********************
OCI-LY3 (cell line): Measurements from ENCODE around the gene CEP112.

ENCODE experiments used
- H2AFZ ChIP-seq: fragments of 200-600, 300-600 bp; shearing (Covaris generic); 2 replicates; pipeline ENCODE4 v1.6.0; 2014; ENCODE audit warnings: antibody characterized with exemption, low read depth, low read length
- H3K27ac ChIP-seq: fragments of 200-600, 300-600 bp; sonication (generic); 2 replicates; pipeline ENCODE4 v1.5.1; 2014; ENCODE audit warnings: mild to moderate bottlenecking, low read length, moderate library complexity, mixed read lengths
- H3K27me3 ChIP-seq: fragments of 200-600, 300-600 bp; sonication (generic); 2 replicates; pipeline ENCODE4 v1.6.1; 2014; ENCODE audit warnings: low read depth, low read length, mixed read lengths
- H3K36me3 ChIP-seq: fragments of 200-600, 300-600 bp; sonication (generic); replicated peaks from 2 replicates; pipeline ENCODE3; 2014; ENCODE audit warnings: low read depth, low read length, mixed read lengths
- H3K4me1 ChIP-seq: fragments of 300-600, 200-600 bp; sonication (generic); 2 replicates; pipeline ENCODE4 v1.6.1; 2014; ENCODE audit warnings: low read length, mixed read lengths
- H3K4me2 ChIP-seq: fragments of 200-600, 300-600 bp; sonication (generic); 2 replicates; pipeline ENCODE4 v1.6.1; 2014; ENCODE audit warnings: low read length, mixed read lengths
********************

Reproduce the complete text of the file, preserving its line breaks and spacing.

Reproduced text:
OCI-LY3 (cell line): Measurements from ENCODE around the gene CEP112.

ENCODE experiments used
- H2AFZ ChIP-seq: fragments of 200-600, 300-600 bp; shearing (Covaris generic); 2 replicates; pipeline ENCODE4 v1.6.0; 2014; ENCODE audit warnings: antibody characterized with exemption, low read depth, low read length
- H3K27ac ChIP-seq: fragments of 200-600, 300-600 bp; sonication (generic); 2 replicates; pipeline ENCODE4 v1.5.1; 2014; ENCODE audit warnings: mild to moderate bottlenecking, low read length, moderate library complexity, mixed read lengths
- H3K27me3 ChIP-seq: fragments of 200-600, 300-600 bp; sonication (generic); 2 replicates; pipeline ENCODE4 v1.6.1; 2014; ENCODE audit warnings: low read depth, low read length, mixed read lengths
- H3K36me3 ChIP-seq: fragments of 200-600, 300-600 bp; sonication (generic); replicated peaks from 2 replicates; pipeline ENCODE3; 2014; ENCODE audit warnings: low read depth, low read length, mixed read lengths
- H3K4me1 ChIP-seq: fragments of 300-600, 200-600 bp; sonication (generic); 2 replicates; pipeline ENCODE4 v1.6.1; 2014; ENCODE audit warnings: low read length, mixed read lengths
- H3K4me2 ChIP-seq: fragments of 200-600, 300-600 bp; sonication (generic); 2 replicates; pipeline ENCODE4 v1.6.1; 2014; ENCODE audit warnings: low read length, mixed read lengths